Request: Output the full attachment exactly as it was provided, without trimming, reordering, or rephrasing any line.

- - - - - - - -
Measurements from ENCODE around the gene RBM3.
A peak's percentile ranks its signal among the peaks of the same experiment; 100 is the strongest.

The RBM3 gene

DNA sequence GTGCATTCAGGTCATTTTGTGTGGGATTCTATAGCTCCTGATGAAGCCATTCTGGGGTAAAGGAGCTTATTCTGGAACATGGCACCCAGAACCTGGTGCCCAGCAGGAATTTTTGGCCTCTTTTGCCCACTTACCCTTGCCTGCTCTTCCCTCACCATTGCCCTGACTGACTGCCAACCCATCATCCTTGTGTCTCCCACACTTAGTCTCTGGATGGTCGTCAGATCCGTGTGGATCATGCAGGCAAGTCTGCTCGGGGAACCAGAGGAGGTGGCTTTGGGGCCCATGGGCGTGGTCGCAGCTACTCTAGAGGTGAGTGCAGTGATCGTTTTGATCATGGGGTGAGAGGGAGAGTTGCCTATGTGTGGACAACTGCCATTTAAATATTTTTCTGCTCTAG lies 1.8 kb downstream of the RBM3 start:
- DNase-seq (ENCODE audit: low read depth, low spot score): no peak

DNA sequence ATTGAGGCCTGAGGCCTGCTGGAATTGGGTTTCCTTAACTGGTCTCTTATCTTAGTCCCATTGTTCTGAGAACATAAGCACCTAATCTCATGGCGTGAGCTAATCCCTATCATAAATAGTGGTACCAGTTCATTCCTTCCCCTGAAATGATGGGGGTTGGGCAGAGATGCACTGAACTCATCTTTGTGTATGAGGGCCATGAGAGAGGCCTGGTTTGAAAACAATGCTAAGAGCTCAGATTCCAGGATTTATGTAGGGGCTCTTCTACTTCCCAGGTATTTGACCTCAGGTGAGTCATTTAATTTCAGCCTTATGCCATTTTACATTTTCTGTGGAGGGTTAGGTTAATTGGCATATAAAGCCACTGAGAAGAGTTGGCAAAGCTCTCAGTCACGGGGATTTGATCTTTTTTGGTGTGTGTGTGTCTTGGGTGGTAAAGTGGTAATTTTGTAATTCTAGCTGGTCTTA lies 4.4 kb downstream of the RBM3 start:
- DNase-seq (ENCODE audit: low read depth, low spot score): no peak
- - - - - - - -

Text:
Measurements from ENCODE around the gene RBM3.
A peak's percentile ranks its signal among the peaks of the same experiment; 100 is the strongest.

The RBM3 gene

DNA sequence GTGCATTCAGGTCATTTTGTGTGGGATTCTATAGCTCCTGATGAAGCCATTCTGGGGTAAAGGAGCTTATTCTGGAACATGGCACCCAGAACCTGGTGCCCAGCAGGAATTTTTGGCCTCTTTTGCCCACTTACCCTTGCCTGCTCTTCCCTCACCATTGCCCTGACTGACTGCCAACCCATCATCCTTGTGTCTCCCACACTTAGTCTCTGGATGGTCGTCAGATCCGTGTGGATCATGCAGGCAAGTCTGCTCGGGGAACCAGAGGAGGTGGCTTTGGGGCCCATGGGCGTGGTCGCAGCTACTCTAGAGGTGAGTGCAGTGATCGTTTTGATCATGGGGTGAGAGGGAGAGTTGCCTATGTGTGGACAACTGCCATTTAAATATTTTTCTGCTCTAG lies 1.8 kb downstream of the RBM3 start:
- DNase-seq (ENCODE audit: low read depth, low spot score): no peak

DNA sequence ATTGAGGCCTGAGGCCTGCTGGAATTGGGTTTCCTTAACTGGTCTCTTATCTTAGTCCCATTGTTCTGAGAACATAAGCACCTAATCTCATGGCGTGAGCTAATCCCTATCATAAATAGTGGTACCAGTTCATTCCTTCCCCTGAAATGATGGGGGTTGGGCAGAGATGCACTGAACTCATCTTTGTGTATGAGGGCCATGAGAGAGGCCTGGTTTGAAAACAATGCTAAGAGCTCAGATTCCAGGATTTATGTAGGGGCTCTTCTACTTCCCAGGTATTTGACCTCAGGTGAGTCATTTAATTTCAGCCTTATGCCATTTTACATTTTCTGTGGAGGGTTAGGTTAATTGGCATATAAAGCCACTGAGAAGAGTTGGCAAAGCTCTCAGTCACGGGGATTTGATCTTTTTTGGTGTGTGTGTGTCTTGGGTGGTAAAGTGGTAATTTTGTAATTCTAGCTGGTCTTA lies 4.4 kb downstream of the RBM3 start:
- DNase-seq (ENCODE audit: low read depth, low spot score): no peak